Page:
Sept, 27, 2023 By Michael Dorgan
Members of the Girl Scouts of Greater New York (GSGNY) braved the rain and wind at Gantry Plaza State Park in Long Island City on Sunday, Sept. 24, to learn about the environment.
Sporting rain gear and holding umbrellas, the Girl Scouts and volunteers took part in an initiative called The Girl Scouts Love State Parks, where Girl Scouts from across the five boroughs visit various public parks to embrace Mother Nature. The initiative also sees Girls Scouts embark on outdoor adventures in and around their respective communities.
At Sunday’s event at Gantry Plaza State Park, the Girl Scouts were taken on a guided tour of the park to identify the various birds that reside there, learn about their behavior, and listen to the sounds they were making.
The young scouts also learned about plants and trees at the park as well as some history about the space which once served as a dockyard and manufacturing district. The gantries with car float bridges helped load and unload freight railcars.
The scouts also went fishing, cleaned up the park and drew some of the birds and animals they spotted on their tour, according to Meridith Maskara, the CEO of Girl Scouts of Greater New York.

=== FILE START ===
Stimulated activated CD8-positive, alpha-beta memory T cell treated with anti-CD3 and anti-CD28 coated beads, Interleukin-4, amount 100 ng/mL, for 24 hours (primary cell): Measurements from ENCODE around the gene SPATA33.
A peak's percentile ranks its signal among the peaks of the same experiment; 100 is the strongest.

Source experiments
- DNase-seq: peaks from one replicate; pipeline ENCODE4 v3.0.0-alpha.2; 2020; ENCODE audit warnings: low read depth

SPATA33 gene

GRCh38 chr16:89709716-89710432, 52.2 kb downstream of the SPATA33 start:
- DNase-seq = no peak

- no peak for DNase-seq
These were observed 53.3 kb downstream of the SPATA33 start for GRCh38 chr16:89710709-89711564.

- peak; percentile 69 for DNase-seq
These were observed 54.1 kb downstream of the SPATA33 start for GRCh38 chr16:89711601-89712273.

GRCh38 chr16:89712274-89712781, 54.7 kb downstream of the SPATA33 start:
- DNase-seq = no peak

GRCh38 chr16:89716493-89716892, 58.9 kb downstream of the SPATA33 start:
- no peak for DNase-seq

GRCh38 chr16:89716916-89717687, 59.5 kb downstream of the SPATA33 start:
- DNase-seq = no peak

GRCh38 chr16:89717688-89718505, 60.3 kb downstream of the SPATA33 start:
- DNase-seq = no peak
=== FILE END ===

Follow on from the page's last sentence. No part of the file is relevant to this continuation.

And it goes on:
“Girl Scouts Love State Parks is such an incredible event that gets girls out and about learning about state parks in their boroughs,” Maskara said. “Not everyone knows we have state parks here in the city, and that they are an important part of our ecosystem and climate resilience. We are proud to partner with New York State Parks to create this opportunity for the next generation to practice environmental leadership.”
Throughout September, hundreds of members of Girl Scouts of Greater New York visited state parks in their respective boroughs, where they learned how to interact with and care for their environment through hands-on activities. Sunday’s event in Queens wrapped up the 2023 event series.
Girl Scouts of Greater New York is New York City’s oldest and largest girls’ leadership organization, reaching tens of thousands of girls from ages five through 18 in each borough.
Girl Scouts earn badges after learning new skills with members often taking part in outdoor adventures, advocacy, environmental leadership, and STEM (Science, Technology, Engineering, and Math) education.
Volunteers at GSGNY say that the organization aims to help its members learn to lead with courage, confidence, and character to make the world a better place.